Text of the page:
Prior Research

Some of the previous research projects I’ve done include:

The lama question: violence, sovereignty and exception in early socialist Mongolia

Now out with the University of Hawaii Press.

Before becoming the second socialist country in the world (after the Soviet Union) in 1921, Mongolia had been a Buddhist feudal theocracy. Combatting the influence of the dominant Buddhist establishment to win the hearts and minds of the Mongolian people was one of the most important challenges faced by the new socialist government. It would take almost a decade and a half to resolve the “lama question,” and it would be answered with brutality, destruction, and mass killings. Chris Kaplonski examines this critical, violent time in the development of Mongolia as a nation-state and its ongoing struggle for independence and recognition in the twentieth century.Unlike most studies that explore violence as the primary means by which states deal with their opponents, The Lama Question argues that the decision to resort to violence in Mongolia was not a quick one; neither was it a long-term strategy nor an out-of control escalation of orders but the outcome of a complex series of events and attempts by the government to be viewed as legitimate by the population. Kaplonski draws on a decade of research and archival resources to investigate the problematic relationships between religion and politics and geopolitics and biopolitics in early socialist Mongolia, as well as the multitude of state actions that preceded state brutality. By examining the incidents and transformations that resulted in violence and by viewing violence as a process rather than an event, his work not only challenges existing theories of political violence, but also offers another approach to the anthropology of the state. In particular, it presents an alternative model to philosopher Georgio Agamben’s theory of sovereignty and the state of exception.

Remembering repression: violence, memory and morality in Mongolia

Since 1997, I have had an on-going project that examines the legacy of political violence, specifically in the case of Mongolia, political repression. I have been examining the impact of political violence on the shaping of identity in the contemporary political arena and the everyday lives of people in Mongolia. After fifteen years of research and publishing on the topic, I am currently drawing together my work into a book, Remembering repression: violence, memory and morality in Mongolia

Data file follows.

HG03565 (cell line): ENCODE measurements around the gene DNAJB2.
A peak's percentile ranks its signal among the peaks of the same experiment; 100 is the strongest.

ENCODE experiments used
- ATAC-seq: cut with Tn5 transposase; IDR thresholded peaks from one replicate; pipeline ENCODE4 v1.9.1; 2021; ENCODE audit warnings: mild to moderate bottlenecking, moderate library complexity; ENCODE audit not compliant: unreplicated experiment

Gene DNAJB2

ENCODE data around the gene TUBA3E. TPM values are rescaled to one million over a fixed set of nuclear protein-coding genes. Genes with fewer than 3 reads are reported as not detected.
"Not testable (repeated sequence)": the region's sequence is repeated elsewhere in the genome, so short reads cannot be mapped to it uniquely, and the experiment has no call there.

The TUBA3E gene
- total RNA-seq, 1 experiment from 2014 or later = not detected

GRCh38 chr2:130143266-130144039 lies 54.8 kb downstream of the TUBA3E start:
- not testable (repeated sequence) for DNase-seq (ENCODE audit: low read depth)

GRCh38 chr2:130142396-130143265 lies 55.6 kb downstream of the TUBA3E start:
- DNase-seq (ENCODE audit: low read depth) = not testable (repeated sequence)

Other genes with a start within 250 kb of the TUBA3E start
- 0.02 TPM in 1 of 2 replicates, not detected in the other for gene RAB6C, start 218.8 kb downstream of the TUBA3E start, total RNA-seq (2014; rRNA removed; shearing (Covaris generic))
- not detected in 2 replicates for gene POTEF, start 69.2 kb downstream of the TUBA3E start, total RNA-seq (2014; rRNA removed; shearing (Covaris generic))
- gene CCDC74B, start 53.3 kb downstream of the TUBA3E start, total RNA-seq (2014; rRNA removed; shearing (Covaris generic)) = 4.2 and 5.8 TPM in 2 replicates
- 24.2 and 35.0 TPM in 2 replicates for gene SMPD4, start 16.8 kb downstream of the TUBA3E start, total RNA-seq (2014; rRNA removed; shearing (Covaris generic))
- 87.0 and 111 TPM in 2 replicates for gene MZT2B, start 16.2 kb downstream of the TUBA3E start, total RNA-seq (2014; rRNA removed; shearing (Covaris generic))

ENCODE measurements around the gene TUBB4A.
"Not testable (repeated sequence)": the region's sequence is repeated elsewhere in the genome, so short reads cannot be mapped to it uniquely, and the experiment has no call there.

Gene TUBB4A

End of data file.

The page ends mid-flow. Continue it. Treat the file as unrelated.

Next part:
This work brings together over a decade of research on how political violence has been remembered and used in post-socialist Mongolia, particularly in regards to moral claims to authority. A key theme in this work is the intersection of legal and social approaches to rehabilitation and commemoration of victims of political violence. One section of the monograph looks at how competing social and legal definitions of who is a victim of repression allow those who are by legal standards not victims to stake a claim to moral authority over people who are legally defined as victims. Another section examines the way the rehabilitation process is shaped by a demand for documents that serves to foreground particular narrative tropes that in turn shape the social understanding of the repressions.

The Oral History of Twentieth Century Mongolia

This project, which ran for five years at the Mongolia and Inner Asia Studies Unit at the University of Cambridge, has finally launched. Please visit it at at

It documents the lived experiences of life under socialism, and involves an international team of approximately 15 people, whom I have been responsible for managing. The oral history project contains over 610 interviews, with people from across Mongolia freely available on a public website, which I also designed and wrote. In addition to the transcriptions, selected translations and audio and video, the website will include supporting information, such as photographs and documents that the people interviewed themselves have felt relevant to their stories. Extensive information on both the people interviewed and the interviewers and the search capabilities will give the project a degree of flexibility unparalleled in such projects. It does much more than this, however, as it seeks to create new understandings of people’s memories of how they understood, reacted to and even attempted to pre-empt experiences of state transformations, such as collectivization, education and hygiene campaigns. It not only documents individuals’ engagements with the state, but sheds light on the larger processes whereby people’s social, political, cultural and economic contexts inform their memories of such responses.

Truth, history and politics in Mongolia: the memory of heroes